- Record your lectures and have your students listen to them prior to class to support a flipped classroom experience.
- We know that students are on their phone more than they aren’t. They can put their headphones in between classes and listen to your lecture, making it easier to digest class information.
- Having easy access to on-demand audio can help studying for exams, listening to lectures, or working on assignments.
- They save time for instructors in terms of being an alternative to typing out lectures and is a good alternative to those who don’t like being on camera.
- The audio can be transcribed into notes and recaps by students or by you if you’re willing to do the work yourself.
Podcasting for admissions can serve as a way to keep potential student and their parents to stay engaged.
- This is where episodic content can come in handy. If they subscribe early on in their college search, there is more opportunity for you to engage them.
- When you pair podcasting with your marketing automation system and CRM, you can gather insight into how engaged they are, what episodes they listen to, for how long they listen, and what topics are of interest to them. This information helps warm up the relationship as they approach enrollment.
Keep alumni engaged from the point of graduation and as alumni move onto their careers with podcasting.
- Bluetooth and mobile integration allows us to know that drive time radio is being replaced with on-demand audio. This includes podcasts, audiobooks, and other audio-based content.
- Keep your university at the top of mind with Alumni and share information on events, alumni weekends, giving campaigns, and sports updates. The possibilities for content is endless here.
- Because most colleges and universities are creating content in the form of emails and newsletters, imagine a podcast that does the same things while diversifying your institution.
Podcasting Pro Tips
I can’t give away the entire secret to podcasting because of time and the amount that must go into building a studio in your office or even creating documents that help make sure you are consistent with weekly/daily shows.
My team and I deliver onsite workshops and webcast series that will help you and your department learn how to do all of this. If you’re interested in scheduling a workshop, find out more about how we provide those on our website.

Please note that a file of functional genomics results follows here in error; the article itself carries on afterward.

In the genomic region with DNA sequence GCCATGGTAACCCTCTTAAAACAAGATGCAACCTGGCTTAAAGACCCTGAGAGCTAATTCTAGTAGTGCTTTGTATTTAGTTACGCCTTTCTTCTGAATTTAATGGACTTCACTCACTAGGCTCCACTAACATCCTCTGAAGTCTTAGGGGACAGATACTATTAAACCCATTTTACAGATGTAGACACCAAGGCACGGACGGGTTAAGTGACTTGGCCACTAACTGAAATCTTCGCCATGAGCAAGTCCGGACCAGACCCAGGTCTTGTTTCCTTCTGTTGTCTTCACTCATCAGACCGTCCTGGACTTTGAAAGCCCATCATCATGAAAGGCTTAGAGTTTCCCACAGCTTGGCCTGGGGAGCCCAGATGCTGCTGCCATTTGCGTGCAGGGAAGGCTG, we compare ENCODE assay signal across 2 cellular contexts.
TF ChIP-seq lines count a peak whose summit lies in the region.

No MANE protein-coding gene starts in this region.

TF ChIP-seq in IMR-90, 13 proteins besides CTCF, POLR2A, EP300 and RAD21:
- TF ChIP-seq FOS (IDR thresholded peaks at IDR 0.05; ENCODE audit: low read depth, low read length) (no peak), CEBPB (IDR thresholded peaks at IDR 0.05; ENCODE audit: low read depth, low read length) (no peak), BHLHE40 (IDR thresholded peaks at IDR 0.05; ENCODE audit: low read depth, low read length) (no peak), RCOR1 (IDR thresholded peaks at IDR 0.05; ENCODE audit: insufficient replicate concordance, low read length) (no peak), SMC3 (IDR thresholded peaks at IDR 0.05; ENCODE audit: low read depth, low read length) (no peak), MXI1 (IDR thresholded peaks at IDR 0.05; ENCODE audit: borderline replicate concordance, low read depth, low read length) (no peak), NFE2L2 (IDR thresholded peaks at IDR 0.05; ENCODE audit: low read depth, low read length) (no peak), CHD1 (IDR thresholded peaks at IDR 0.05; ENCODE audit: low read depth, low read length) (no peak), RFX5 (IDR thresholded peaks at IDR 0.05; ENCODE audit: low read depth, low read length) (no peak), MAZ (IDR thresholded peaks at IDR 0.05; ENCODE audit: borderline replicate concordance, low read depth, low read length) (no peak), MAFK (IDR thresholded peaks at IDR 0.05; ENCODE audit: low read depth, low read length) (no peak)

Here are five quick tips to get you thinking about your podcast production efforts:
- If you haven’t read, check out Content Inc. by Joe Pulizzi - the founder of the Content Marketing institute. As one of the best content strategy books out there, you will learn a process to develop a content mission statement, discover your sweet spot and tilt, and how to diversify and deploy your podcast.
- Build a production studio at your own desk. If you keep it here and set up permanently, it will increase your chance of staying on a consistent schedule. I could go on for hours about how to determine the equipment that is right for you. If you take one thing away, know that you can be fully setup to produce professional grade audio quality for less than $1,000 in equipment.
- Choose an audio editing software that allows you to create a master show template. This saves you time each week because you can easily duplicate or close the master template while you already have the title sequence, closing sequence, stingers, and even audio advertisements set up.
- You should invest quite a bit of time and effort into the organization of your pre-production documentation. For example, I’m reading off of a flow sheet as I produce this show. I create one for each episode of the Digital Skillscast to save time. We also use Trello which helps us organize each week’s show with where we are in production or if we have multiple episodes per week and the schedule gets a little hectic.
- If there’s one thing you take away from this list, it’s that distribution is key. Deploy your podcast on as many channels as possible. DSC is on Spreaker, SoundCloud, Stitcher, iTunes, Google Play, and a couple of other places. We also distribute them to higher education publications who can pick up the shows to add to their own content marketing. If you can set up a good distribution partnership, it’s definitely a win/win.
I subscribed to WIRED magazine, something that has always been a favorite daily read for me. An article, Apple’s New Transparency is Huge for Podcasts Everywhere, caught my attention. It shared Apple’s release of iOS11 with changes to the podcast app and how it will now allow creators to track aggregated data. This includes when users start, skip, and stop within an episode. Because 55% of all podcasts are listened to on iTunes, this will be a game changer.
If you have a more specific question on podcasting, email me at firstname.lastname@example.org or hit me up on Twitter at @nateriggs. Email is where I mostly am, so let that be your first choice.